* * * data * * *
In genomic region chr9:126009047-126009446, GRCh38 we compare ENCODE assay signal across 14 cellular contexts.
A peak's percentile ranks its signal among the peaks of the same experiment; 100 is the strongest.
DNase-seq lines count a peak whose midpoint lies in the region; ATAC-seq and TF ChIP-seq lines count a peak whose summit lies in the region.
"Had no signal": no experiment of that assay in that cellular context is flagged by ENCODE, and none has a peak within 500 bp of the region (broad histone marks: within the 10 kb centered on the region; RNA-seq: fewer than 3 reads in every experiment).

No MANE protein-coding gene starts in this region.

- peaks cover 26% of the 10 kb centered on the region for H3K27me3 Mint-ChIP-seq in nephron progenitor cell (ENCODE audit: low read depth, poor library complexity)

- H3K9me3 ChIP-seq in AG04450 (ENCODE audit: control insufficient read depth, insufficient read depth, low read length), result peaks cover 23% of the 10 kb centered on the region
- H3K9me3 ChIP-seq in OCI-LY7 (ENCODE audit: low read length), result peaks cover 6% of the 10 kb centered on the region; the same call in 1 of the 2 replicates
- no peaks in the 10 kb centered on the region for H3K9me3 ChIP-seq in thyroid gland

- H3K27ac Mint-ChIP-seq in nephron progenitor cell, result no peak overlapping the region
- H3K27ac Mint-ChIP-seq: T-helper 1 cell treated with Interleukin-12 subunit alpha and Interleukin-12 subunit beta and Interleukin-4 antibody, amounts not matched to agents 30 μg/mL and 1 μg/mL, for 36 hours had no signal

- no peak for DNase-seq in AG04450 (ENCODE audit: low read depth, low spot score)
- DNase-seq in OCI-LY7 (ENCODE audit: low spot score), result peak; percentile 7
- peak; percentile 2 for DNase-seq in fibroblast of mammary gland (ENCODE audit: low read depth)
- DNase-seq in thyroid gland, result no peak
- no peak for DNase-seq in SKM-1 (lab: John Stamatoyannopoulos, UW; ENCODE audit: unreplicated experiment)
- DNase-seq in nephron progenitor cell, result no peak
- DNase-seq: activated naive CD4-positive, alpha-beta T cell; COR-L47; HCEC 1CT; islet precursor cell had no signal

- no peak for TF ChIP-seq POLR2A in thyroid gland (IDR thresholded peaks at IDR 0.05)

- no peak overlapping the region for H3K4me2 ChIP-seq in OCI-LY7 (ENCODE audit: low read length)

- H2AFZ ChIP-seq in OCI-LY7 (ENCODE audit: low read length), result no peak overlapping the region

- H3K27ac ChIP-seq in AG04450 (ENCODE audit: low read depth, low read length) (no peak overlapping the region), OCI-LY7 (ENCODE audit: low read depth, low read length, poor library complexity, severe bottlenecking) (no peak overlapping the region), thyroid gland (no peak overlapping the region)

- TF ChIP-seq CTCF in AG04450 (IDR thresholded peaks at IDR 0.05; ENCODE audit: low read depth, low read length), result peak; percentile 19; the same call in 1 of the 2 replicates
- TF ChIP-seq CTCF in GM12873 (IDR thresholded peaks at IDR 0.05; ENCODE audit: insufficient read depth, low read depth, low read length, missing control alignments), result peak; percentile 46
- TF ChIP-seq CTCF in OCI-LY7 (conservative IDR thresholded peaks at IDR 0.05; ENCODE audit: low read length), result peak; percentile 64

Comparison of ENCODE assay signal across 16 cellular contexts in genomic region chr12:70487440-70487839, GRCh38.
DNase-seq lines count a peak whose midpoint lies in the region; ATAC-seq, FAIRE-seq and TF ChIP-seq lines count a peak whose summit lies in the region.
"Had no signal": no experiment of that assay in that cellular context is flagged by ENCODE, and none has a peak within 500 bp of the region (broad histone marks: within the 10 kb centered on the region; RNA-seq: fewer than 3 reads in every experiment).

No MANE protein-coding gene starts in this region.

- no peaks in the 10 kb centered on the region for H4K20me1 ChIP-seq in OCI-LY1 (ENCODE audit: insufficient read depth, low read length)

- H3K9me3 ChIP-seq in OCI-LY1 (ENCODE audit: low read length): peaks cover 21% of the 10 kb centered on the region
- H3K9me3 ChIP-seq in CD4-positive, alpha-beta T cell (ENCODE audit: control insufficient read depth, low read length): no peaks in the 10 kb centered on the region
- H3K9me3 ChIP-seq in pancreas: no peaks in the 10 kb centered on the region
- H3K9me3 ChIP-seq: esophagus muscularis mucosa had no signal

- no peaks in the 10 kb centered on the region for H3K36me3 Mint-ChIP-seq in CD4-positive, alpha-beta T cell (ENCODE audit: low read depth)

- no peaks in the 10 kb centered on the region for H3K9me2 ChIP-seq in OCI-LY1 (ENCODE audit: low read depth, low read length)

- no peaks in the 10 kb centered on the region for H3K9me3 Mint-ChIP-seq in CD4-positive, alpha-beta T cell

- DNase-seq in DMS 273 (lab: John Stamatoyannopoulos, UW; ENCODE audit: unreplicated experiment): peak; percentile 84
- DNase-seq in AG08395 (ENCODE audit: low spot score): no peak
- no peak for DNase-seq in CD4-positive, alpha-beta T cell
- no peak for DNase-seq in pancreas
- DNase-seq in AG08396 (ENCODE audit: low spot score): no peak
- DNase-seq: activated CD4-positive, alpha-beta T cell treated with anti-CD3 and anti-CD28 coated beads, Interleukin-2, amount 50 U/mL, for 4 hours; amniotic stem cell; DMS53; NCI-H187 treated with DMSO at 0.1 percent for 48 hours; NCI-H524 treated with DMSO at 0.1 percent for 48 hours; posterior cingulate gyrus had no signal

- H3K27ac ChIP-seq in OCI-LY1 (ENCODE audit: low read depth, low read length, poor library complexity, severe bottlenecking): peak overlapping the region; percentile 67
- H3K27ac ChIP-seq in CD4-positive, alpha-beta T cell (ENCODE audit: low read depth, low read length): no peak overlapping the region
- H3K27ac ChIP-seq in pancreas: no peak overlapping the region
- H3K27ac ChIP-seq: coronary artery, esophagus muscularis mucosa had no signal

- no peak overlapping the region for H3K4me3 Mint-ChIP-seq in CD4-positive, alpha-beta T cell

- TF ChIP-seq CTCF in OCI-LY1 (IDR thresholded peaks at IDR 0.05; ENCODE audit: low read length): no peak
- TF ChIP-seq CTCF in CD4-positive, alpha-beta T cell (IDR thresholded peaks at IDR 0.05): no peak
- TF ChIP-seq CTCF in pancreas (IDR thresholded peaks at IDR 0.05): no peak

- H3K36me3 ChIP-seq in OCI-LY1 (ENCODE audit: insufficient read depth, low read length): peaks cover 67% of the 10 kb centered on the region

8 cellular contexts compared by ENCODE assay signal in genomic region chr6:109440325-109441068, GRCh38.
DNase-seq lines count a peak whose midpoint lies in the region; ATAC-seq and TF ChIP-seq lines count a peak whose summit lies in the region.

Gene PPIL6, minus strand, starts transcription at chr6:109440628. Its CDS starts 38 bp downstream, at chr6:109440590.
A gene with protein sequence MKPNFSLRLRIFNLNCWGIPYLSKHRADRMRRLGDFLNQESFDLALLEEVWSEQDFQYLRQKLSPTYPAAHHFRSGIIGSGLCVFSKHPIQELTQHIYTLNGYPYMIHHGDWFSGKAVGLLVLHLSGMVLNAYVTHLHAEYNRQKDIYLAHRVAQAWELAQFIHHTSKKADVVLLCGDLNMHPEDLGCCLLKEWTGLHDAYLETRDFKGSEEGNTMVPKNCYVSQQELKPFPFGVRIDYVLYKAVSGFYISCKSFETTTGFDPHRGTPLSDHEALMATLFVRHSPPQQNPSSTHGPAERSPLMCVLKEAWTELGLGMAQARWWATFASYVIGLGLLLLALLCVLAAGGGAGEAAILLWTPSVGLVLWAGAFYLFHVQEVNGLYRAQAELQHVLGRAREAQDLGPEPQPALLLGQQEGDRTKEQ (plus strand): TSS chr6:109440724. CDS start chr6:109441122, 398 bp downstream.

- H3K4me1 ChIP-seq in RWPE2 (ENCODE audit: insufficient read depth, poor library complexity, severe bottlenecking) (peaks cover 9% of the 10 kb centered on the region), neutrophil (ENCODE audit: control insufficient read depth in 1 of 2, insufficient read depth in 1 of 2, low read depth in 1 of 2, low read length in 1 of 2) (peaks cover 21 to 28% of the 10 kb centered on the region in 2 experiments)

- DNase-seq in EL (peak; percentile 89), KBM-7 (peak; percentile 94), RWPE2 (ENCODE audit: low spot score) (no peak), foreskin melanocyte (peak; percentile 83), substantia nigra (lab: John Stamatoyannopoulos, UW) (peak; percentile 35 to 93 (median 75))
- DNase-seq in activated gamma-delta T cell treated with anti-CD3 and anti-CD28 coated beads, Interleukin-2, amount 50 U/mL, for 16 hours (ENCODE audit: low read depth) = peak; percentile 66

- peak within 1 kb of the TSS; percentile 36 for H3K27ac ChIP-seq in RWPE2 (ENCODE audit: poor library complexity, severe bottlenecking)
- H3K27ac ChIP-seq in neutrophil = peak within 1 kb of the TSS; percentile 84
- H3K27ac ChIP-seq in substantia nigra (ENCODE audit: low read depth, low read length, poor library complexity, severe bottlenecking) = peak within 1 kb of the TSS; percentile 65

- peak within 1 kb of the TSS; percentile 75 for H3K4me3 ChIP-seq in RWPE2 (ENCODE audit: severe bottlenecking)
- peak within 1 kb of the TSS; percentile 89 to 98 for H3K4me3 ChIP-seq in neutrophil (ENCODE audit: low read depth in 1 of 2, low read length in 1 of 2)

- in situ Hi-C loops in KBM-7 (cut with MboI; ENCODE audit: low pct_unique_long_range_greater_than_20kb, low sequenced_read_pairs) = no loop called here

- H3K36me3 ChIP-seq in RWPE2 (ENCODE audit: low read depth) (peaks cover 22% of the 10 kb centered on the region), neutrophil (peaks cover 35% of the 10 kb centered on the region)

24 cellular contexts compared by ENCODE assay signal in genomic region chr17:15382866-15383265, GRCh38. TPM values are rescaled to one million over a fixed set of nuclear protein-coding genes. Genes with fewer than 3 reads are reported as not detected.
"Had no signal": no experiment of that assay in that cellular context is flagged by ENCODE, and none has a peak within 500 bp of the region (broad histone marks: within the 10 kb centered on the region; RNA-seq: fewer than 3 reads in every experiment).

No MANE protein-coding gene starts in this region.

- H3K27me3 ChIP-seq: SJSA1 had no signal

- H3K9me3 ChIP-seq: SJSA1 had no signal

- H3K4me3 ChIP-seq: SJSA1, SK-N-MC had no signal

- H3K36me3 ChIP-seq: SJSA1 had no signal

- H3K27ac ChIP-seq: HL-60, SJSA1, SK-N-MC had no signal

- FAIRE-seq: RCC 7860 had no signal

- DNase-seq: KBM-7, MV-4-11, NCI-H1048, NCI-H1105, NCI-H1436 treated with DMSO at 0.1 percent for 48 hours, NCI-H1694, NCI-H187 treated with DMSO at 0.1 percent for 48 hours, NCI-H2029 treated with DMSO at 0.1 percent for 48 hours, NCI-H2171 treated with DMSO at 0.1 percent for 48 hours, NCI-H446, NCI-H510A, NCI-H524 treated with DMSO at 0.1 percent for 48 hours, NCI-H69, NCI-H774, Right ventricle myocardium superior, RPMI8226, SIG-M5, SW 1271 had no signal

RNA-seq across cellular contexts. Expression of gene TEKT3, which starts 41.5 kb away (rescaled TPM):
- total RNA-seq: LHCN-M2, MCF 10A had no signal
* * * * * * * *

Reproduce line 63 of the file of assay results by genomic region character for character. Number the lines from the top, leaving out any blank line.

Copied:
- peak within 1 kb of the TSS; percentile 75 for H3K4me3 ChIP-seq in RWPE2 (ENCODE audit: severe bottlenecking)